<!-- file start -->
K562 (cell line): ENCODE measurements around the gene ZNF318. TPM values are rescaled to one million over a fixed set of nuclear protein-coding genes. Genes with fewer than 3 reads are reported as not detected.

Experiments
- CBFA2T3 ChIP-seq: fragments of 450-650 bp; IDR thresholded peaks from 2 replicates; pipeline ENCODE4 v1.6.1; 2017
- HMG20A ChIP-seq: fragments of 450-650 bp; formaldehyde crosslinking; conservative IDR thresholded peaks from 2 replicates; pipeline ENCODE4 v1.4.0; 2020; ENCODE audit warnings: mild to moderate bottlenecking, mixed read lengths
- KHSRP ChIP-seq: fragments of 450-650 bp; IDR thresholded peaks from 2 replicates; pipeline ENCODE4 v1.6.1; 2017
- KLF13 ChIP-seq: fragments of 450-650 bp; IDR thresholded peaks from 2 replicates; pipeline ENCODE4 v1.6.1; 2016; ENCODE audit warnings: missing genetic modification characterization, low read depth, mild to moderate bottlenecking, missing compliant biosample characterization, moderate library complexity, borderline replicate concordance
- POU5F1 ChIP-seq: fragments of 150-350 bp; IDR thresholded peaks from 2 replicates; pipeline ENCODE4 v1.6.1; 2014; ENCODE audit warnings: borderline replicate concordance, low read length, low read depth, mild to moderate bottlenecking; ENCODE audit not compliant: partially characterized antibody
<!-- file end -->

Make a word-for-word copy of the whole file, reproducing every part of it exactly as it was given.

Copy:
K562 (cell line): ENCODE measurements around the gene ZNF318. TPM values are rescaled to one million over a fixed set of nuclear protein-coding genes. Genes with fewer than 3 reads are reported as not detected.

Experiments
- CBFA2T3 ChIP-seq: fragments of 450-650 bp; IDR thresholded peaks from 2 replicates; pipeline ENCODE4 v1.6.1; 2017
- HMG20A ChIP-seq: fragments of 450-650 bp; formaldehyde crosslinking; conservative IDR thresholded peaks from 2 replicates; pipeline ENCODE4 v1.4.0; 2020; ENCODE audit warnings: mild to moderate bottlenecking, mixed read lengths
- KHSRP ChIP-seq: fragments of 450-650 bp; IDR thresholded peaks from 2 replicates; pipeline ENCODE4 v1.6.1; 2017
- KLF13 ChIP-seq: fragments of 450-650 bp; IDR thresholded peaks from 2 replicates; pipeline ENCODE4 v1.6.1; 2016; ENCODE audit warnings: missing genetic modification characterization, low read depth, mild to moderate bottlenecking, missing compliant biosample characterization, moderate library complexity, borderline replicate concordance
- POU5F1 ChIP-seq: fragments of 150-350 bp; IDR thresholded peaks from 2 replicates; pipeline ENCODE4 v1.6.1; 2014; ENCODE audit warnings: borderline replicate concordance, low read length, low read depth, mild to moderate bottlenecking; ENCODE audit not compliant: partially characterized antibody